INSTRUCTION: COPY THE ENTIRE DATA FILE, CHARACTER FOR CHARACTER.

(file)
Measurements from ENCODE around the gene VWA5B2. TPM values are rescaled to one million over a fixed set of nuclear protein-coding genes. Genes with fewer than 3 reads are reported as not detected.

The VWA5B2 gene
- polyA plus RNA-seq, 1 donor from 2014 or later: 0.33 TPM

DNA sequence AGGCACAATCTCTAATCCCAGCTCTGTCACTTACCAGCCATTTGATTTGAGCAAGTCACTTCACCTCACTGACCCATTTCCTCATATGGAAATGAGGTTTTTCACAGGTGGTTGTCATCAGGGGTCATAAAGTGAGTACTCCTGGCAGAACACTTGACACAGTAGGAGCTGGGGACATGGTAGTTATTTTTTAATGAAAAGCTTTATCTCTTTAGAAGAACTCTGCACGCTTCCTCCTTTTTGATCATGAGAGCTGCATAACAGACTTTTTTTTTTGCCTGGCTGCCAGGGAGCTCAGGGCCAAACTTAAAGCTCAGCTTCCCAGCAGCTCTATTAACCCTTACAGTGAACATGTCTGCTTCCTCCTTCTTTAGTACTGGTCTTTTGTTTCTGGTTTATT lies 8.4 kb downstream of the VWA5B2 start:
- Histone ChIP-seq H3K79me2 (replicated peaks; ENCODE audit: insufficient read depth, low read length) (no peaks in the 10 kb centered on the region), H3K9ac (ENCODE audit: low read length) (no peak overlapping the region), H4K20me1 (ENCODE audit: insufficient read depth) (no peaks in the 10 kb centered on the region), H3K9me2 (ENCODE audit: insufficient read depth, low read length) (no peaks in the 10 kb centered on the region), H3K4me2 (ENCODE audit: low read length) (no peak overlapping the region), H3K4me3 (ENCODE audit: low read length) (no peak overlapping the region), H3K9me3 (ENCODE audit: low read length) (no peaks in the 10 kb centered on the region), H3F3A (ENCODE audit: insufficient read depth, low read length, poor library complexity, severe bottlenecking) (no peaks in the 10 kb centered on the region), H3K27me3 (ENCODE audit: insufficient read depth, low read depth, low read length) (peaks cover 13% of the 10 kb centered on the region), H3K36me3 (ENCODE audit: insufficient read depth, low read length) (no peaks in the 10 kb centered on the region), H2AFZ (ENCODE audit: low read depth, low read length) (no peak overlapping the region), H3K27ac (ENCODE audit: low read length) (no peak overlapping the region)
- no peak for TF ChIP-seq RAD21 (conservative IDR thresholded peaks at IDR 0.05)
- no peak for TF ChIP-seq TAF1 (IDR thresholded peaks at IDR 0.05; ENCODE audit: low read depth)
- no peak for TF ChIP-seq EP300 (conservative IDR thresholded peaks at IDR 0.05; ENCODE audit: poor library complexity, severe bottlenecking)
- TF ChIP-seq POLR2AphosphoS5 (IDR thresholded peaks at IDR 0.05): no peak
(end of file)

Measurements from ENCODE around the gene VWA5B2. TPM values are rescaled to one million over a fixed set of nuclear protein-coding genes. Genes with fewer than 3 reads are reported as not detected.

The VWA5B2 gene
- polyA plus RNA-seq, 1 donor from 2014 or later: 0.33 TPM

DNA sequence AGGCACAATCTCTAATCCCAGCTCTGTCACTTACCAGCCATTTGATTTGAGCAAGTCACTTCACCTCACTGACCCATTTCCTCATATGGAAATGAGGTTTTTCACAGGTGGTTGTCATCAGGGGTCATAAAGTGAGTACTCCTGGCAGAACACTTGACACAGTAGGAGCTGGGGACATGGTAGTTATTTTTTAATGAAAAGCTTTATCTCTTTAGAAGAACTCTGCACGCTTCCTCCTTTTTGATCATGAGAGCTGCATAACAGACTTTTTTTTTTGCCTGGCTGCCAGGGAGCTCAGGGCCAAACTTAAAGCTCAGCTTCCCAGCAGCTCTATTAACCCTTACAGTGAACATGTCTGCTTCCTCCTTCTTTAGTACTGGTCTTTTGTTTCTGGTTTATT lies 8.4 kb downstream of the VWA5B2 start:
- Histone ChIP-seq H3K79me2 (replicated peaks; ENCODE audit: insufficient read depth, low read length) (no peaks in the 10 kb centered on the region), H3K9ac (ENCODE audit: low read length) (no peak overlapping the region), H4K20me1 (ENCODE audit: insufficient read depth) (no peaks in the 10 kb centered on the region), H3K9me2 (ENCODE audit: insufficient read depth, low read length) (no peaks in the 10 kb centered on the region), H3K4me2 (ENCODE audit: low read length) (no peak overlapping the region), H3K4me3 (ENCODE audit: low read length) (no peak overlapping the region), H3K9me3 (ENCODE audit: low read length) (no peaks in the 10 kb centered on the region), H3F3A (ENCODE audit: insufficient read depth, low read length, poor library complexity, severe bottlenecking) (no peaks in the 10 kb centered on the region), H3K27me3 (ENCODE audit: insufficient read depth, low read depth, low read length) (peaks cover 13% of the 10 kb centered on the region), H3K36me3 (ENCODE audit: insufficient read depth, low read length) (no peaks in the 10 kb centered on the region), H2AFZ (ENCODE audit: low read depth, low read length) (no peak overlapping the region), H3K27ac (ENCODE audit: low read length) (no peak overlapping the region)
- no peak for TF ChIP-seq RAD21 (conservative IDR thresholded peaks at IDR 0.05)
- no peak for TF ChIP-seq TAF1 (IDR thresholded peaks at IDR 0.05; ENCODE audit: low read depth)
- no peak for TF ChIP-seq EP300 (conservative IDR thresholded peaks at IDR 0.05; ENCODE audit: poor library complexity, severe bottlenecking)
- TF ChIP-seq POLR2AphosphoS5 (IDR thresholded peaks at IDR 0.05): no peak